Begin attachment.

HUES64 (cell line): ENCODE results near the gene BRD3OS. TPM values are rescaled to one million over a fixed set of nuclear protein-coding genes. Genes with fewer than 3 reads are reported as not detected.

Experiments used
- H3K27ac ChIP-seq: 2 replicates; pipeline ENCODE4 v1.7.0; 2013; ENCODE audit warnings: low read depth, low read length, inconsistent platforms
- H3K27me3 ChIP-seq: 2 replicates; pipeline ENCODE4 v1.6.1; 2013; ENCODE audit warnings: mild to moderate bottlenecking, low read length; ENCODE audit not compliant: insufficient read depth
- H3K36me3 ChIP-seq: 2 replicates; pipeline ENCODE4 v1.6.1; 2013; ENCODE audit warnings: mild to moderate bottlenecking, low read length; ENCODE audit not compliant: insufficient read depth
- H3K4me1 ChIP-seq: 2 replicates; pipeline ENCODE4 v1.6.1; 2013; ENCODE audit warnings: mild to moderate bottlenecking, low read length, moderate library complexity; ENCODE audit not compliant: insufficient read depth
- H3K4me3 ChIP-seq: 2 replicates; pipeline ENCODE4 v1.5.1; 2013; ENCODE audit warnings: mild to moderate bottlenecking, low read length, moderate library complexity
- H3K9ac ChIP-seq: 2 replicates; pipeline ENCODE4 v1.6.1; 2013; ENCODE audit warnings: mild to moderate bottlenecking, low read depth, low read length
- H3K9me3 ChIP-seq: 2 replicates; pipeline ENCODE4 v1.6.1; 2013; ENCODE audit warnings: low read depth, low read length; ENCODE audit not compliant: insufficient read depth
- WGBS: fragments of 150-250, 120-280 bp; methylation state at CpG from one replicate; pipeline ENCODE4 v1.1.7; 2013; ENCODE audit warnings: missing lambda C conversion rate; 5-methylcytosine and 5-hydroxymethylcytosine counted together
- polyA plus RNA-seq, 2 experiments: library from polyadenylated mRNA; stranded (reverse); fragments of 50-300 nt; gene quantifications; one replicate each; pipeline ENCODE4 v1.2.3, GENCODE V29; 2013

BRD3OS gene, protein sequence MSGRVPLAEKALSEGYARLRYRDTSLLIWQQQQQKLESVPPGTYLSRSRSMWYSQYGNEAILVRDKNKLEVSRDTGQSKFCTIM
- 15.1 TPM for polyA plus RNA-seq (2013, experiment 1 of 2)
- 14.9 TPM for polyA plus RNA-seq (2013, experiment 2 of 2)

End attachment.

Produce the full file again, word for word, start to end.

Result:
HUES64 (cell line): ENCODE results near the gene BRD3OS. TPM values are rescaled to one million over a fixed set of nuclear protein-coding genes. Genes with fewer than 3 reads are reported as not detected.

Experiments used
- H3K27ac ChIP-seq: 2 replicates; pipeline ENCODE4 v1.7.0; 2013; ENCODE audit warnings: low read depth, low read length, inconsistent platforms
- H3K27me3 ChIP-seq: 2 replicates; pipeline ENCODE4 v1.6.1; 2013; ENCODE audit warnings: mild to moderate bottlenecking, low read length; ENCODE audit not compliant: insufficient read depth
- H3K36me3 ChIP-seq: 2 replicates; pipeline ENCODE4 v1.6.1; 2013; ENCODE audit warnings: mild to moderate bottlenecking, low read length; ENCODE audit not compliant: insufficient read depth
- H3K4me1 ChIP-seq: 2 replicates; pipeline ENCODE4 v1.6.1; 2013; ENCODE audit warnings: mild to moderate bottlenecking, low read length, moderate library complexity; ENCODE audit not compliant: insufficient read depth
- H3K4me3 ChIP-seq: 2 replicates; pipeline ENCODE4 v1.5.1; 2013; ENCODE audit warnings: mild to moderate bottlenecking, low read length, moderate library complexity
- H3K9ac ChIP-seq: 2 replicates; pipeline ENCODE4 v1.6.1; 2013; ENCODE audit warnings: mild to moderate bottlenecking, low read depth, low read length
- H3K9me3 ChIP-seq: 2 replicates; pipeline ENCODE4 v1.6.1; 2013; ENCODE audit warnings: low read depth, low read length; ENCODE audit not compliant: insufficient read depth
- WGBS: fragments of 150-250, 120-280 bp; methylation state at CpG from one replicate; pipeline ENCODE4 v1.1.7; 2013; ENCODE audit warnings: missing lambda C conversion rate; 5-methylcytosine and 5-hydroxymethylcytosine counted together
- polyA plus RNA-seq, 2 experiments: library from polyadenylated mRNA; stranded (reverse); fragments of 50-300 nt; gene quantifications; one replicate each; pipeline ENCODE4 v1.2.3, GENCODE V29; 2013

BRD3OS gene, protein sequence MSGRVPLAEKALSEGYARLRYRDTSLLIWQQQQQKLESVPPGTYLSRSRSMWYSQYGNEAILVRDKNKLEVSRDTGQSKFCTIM
- 15.1 TPM for polyA plus RNA-seq (2013, experiment 1 of 2)
- 14.9 TPM for polyA plus RNA-seq (2013, experiment 2 of 2)